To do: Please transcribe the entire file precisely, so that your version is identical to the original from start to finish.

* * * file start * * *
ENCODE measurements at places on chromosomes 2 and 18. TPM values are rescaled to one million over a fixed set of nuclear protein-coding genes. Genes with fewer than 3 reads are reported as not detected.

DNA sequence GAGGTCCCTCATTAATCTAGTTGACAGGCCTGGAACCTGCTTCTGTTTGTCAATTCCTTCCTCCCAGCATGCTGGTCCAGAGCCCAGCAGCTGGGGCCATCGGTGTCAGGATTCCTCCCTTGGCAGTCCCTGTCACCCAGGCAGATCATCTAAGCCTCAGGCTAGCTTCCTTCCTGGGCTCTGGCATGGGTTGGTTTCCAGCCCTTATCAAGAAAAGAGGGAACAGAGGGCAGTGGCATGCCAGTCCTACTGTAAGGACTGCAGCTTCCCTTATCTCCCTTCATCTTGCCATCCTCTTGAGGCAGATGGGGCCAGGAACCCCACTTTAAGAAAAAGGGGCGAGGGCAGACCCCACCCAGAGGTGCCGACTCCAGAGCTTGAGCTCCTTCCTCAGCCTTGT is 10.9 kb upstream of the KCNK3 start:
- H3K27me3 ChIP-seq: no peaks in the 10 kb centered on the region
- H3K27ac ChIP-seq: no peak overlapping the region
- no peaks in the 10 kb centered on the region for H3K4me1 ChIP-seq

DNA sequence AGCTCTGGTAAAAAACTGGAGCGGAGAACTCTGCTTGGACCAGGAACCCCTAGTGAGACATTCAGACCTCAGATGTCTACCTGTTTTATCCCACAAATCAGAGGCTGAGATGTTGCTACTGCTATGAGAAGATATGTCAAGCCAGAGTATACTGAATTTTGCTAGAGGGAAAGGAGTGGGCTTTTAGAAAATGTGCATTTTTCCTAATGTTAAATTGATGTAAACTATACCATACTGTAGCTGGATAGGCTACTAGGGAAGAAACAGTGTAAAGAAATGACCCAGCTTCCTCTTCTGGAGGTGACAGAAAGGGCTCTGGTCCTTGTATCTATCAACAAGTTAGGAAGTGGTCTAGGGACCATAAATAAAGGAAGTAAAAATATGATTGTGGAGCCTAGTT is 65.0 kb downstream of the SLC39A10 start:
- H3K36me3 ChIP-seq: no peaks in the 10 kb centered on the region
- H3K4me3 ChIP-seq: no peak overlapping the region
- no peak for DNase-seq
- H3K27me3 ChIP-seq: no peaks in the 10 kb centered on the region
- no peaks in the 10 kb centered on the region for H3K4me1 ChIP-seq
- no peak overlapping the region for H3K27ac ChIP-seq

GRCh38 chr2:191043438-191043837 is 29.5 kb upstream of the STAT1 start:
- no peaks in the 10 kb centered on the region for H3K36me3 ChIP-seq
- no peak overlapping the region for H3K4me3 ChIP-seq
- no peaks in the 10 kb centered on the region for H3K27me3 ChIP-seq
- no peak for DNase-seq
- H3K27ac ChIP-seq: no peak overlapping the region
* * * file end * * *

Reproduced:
ENCODE measurements at places on chromosomes 2 and 18. TPM values are rescaled to one million over a fixed set of nuclear protein-coding genes. Genes with fewer than 3 reads are reported as not detected.

DNA sequence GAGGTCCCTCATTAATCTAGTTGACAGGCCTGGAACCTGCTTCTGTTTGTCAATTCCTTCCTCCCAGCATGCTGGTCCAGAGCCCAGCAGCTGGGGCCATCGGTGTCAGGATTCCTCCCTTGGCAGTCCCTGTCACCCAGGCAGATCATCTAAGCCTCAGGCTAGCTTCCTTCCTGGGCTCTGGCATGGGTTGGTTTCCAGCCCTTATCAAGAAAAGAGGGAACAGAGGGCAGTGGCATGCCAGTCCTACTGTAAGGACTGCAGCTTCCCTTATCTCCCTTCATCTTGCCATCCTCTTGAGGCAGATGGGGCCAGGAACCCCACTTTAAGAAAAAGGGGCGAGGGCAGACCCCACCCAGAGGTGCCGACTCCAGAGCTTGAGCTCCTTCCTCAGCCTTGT is 10.9 kb upstream of the KCNK3 start:
- H3K27me3 ChIP-seq: no peaks in the 10 kb centered on the region
- H3K27ac ChIP-seq: no peak overlapping the region
- no peaks in the 10 kb centered on the region for H3K4me1 ChIP-seq

DNA sequence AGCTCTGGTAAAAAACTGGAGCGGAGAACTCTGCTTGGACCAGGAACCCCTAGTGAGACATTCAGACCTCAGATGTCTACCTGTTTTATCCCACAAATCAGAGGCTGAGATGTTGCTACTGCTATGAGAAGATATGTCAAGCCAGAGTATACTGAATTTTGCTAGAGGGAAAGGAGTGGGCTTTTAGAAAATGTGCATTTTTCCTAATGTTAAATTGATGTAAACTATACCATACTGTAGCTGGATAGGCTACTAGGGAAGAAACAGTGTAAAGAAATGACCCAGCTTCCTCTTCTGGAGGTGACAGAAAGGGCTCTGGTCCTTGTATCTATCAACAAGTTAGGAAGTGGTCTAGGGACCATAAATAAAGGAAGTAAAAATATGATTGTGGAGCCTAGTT is 65.0 kb downstream of the SLC39A10 start:
- H3K36me3 ChIP-seq: no peaks in the 10 kb centered on the region
- H3K4me3 ChIP-seq: no peak overlapping the region
- no peak for DNase-seq
- H3K27me3 ChIP-seq: no peaks in the 10 kb centered on the region
- no peaks in the 10 kb centered on the region for H3K4me1 ChIP-seq
- no peak overlapping the region for H3K27ac ChIP-seq

GRCh38 chr2:191043438-191043837 is 29.5 kb upstream of the STAT1 start:
- no peaks in the 10 kb centered on the region for H3K36me3 ChIP-seq
- no peak overlapping the region for H3K4me3 ChIP-seq
- no peaks in the 10 kb centered on the region for H3K27me3 ChIP-seq
- no peak for DNase-seq
- H3K27ac ChIP-seq: no peak overlapping the region